From a bedroom decorated with dilapidated posters and a messy nightstand, indie-emo four-piece Clique take you on a tour of a Philly apartment in a music video for “Sucker.” The video – which was directed by Klein Bros. Audiovisual – uses mostly natural lighting and slo-mo shots of the Philly DIY group playing throughout the apartment. The self-reflecting track is off their debut EP, released last fall and available on Bandcamp. Continue reading →
“High Key” is a series of profiles conceived with the intent to tell the story of Philly’s diverse musical legacy by spotlighting individual artists in portrait photography, as well as with an interview focusing on the artist’s experience living, creating, and performing in this city. “High Key” will be featured in biweekly installments, as the series seeks to spotlight artists both individually and within the context of his or her respective group or artistic collective.
Jake Ewald would position the dissolution of beloved hometown heroes Modern Baseball more as an indefinite hiatus. One of the most heralded band of recent Philly history, MoBo played three sold-out goodbye-for-now sets at Union Transfer last Fall. Just before that, the below interview was recorded backstage at the inaugural Philadelphia Music Fest, where Ewald played a set with his new project, Slaughter Beach, Dog.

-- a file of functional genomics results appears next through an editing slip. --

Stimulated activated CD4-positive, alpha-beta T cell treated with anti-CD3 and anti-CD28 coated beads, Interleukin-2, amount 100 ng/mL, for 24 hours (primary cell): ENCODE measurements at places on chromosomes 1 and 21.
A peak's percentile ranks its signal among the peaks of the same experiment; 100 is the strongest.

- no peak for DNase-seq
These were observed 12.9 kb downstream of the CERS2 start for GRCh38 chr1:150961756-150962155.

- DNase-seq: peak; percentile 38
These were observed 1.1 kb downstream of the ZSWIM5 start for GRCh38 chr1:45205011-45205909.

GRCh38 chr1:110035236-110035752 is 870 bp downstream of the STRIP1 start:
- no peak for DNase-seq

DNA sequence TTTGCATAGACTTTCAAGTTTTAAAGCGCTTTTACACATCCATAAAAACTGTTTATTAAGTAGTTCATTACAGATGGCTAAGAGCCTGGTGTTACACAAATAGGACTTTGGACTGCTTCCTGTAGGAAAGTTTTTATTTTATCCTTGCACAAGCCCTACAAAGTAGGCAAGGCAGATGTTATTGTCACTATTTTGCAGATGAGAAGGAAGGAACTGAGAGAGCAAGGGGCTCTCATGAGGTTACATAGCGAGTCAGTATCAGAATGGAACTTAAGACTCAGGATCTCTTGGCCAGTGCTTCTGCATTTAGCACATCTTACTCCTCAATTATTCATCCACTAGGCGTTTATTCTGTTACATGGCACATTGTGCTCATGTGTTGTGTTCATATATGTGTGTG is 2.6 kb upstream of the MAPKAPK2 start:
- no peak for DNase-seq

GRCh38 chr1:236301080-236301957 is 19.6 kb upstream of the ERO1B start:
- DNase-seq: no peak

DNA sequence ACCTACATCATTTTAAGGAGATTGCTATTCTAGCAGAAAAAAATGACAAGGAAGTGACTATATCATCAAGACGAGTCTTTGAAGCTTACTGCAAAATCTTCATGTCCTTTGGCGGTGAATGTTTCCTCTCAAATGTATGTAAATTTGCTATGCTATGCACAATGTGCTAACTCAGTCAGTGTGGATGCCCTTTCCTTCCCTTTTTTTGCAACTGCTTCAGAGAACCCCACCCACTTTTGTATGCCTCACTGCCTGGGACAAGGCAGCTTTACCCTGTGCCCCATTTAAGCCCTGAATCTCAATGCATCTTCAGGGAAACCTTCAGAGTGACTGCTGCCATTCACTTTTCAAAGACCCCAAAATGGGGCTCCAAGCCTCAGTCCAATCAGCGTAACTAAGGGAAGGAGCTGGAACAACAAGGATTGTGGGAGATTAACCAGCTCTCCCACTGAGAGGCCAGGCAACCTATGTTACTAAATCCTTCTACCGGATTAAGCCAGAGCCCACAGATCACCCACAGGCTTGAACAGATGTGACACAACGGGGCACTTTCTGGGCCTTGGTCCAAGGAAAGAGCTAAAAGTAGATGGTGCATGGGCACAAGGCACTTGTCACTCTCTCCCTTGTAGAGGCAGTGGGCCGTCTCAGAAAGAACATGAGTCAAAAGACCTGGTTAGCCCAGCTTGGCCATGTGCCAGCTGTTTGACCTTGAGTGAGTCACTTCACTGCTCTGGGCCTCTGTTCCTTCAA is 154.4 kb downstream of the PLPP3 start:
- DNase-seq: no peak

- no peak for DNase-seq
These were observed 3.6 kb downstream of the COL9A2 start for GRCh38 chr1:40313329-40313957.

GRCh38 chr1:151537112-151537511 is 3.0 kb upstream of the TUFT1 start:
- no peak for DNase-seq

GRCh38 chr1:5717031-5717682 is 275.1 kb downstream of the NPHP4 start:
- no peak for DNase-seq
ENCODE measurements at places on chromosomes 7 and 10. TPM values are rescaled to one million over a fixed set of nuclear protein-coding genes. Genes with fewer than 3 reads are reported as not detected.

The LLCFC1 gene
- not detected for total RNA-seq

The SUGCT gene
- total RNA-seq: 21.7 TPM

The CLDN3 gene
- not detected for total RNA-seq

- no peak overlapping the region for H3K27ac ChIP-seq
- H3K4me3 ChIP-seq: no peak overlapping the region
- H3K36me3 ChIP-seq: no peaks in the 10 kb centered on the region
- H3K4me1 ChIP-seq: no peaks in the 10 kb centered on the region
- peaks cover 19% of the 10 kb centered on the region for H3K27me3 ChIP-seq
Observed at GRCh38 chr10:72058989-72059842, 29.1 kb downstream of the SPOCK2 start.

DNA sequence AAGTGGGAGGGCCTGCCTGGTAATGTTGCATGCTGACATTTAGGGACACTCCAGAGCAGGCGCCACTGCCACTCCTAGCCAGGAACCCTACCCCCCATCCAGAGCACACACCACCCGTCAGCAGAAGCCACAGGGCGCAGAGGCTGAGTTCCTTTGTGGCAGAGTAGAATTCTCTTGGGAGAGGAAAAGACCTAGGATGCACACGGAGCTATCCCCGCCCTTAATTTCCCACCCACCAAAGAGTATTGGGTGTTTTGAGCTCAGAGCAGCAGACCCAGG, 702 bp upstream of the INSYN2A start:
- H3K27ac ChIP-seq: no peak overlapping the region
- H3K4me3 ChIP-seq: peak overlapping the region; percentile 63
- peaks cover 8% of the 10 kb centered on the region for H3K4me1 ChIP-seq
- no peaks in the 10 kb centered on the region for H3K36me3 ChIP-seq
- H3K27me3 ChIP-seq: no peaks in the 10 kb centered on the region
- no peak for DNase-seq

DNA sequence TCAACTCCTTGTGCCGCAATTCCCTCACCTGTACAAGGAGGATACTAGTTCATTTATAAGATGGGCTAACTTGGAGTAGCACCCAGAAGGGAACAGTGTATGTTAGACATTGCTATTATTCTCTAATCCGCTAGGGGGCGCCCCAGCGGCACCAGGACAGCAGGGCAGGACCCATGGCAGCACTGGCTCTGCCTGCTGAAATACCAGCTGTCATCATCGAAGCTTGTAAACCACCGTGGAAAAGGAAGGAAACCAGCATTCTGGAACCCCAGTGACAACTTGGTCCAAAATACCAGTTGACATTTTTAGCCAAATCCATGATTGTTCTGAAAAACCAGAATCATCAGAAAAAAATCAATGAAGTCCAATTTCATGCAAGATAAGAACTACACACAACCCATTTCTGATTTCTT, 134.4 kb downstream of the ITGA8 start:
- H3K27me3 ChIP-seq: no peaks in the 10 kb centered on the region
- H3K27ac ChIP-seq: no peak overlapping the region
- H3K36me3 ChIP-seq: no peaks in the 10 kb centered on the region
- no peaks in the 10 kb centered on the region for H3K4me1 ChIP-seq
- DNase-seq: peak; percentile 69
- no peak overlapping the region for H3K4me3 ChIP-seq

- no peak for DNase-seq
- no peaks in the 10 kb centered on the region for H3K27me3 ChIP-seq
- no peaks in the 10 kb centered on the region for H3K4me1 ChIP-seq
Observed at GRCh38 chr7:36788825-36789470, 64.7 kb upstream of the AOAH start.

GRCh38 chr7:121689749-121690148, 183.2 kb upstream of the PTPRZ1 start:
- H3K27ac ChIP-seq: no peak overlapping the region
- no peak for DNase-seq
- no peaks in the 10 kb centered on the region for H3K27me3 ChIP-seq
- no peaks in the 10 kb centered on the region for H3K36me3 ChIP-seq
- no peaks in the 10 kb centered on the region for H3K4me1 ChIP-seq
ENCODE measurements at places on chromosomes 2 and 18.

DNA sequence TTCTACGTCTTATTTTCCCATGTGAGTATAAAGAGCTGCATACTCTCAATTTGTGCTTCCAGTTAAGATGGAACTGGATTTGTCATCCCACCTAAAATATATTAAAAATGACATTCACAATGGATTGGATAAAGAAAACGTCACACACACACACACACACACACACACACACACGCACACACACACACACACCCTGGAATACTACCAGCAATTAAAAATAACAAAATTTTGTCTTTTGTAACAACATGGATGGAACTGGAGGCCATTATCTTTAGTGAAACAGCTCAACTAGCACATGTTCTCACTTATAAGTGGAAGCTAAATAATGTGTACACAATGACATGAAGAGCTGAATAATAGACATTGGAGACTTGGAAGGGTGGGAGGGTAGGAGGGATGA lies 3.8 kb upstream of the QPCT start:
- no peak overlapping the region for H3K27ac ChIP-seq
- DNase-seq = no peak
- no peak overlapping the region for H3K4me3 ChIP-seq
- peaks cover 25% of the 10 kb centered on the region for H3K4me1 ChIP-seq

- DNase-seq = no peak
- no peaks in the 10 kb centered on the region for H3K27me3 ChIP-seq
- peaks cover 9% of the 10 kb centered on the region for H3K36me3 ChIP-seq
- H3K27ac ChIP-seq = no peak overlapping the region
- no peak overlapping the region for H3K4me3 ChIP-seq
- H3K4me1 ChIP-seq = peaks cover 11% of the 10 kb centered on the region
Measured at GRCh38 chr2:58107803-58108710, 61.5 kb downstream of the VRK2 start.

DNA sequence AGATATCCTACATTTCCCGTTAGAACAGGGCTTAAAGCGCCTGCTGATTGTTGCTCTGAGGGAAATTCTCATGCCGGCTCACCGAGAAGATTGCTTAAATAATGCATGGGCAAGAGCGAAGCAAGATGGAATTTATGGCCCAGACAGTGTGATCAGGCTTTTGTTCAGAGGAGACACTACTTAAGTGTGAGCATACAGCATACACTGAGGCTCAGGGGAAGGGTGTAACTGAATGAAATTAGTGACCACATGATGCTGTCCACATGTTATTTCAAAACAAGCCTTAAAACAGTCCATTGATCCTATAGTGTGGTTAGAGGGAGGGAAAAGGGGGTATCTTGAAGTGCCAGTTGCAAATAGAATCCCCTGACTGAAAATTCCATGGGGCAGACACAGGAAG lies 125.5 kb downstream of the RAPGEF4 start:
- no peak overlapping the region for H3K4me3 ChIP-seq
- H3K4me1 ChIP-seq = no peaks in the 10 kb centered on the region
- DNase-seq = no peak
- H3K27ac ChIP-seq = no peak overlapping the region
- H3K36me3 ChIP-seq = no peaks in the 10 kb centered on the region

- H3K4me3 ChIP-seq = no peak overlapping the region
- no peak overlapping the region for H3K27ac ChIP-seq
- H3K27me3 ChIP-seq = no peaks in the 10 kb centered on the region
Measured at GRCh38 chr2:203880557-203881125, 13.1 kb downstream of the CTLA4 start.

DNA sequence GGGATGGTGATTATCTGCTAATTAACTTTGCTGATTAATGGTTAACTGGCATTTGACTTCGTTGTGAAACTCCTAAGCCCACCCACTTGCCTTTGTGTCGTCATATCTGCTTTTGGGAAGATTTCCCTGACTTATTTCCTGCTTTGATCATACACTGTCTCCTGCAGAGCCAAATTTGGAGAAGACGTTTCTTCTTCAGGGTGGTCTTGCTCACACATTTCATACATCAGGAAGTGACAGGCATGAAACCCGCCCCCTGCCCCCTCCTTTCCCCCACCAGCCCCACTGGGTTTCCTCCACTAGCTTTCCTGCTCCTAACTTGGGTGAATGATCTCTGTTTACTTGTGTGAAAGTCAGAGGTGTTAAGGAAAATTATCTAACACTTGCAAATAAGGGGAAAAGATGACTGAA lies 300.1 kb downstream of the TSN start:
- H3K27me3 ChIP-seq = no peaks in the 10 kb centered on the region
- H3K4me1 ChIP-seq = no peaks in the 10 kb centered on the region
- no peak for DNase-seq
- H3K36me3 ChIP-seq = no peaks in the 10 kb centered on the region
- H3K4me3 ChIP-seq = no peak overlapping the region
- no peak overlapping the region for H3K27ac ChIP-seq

In the time since, Ewald has kept busy touring behind and gigging locally in support of Birdie, the second full-length for that band, and confounding music writers everywhere with Slaughter Beach, Dog’s unanticipated comma. The band trades pop-punk for a more acoustic-centered approach to Ewald’s unique brand of storytelling, and was recorded at his Fishtown studio The Metal Shop, a setup asselmbed with fellow MoBo-er Ian Farmer and Sorority Noise’s Cameron Boucher over the past four or five years, in a space he found on Craigslist. In this interview, we got Ewald’s perspective on straddling the space between one band winding down and another winding up, the scene that he discovered upon moving to Philly six years ago, and the ups and downs of different neighborhoods.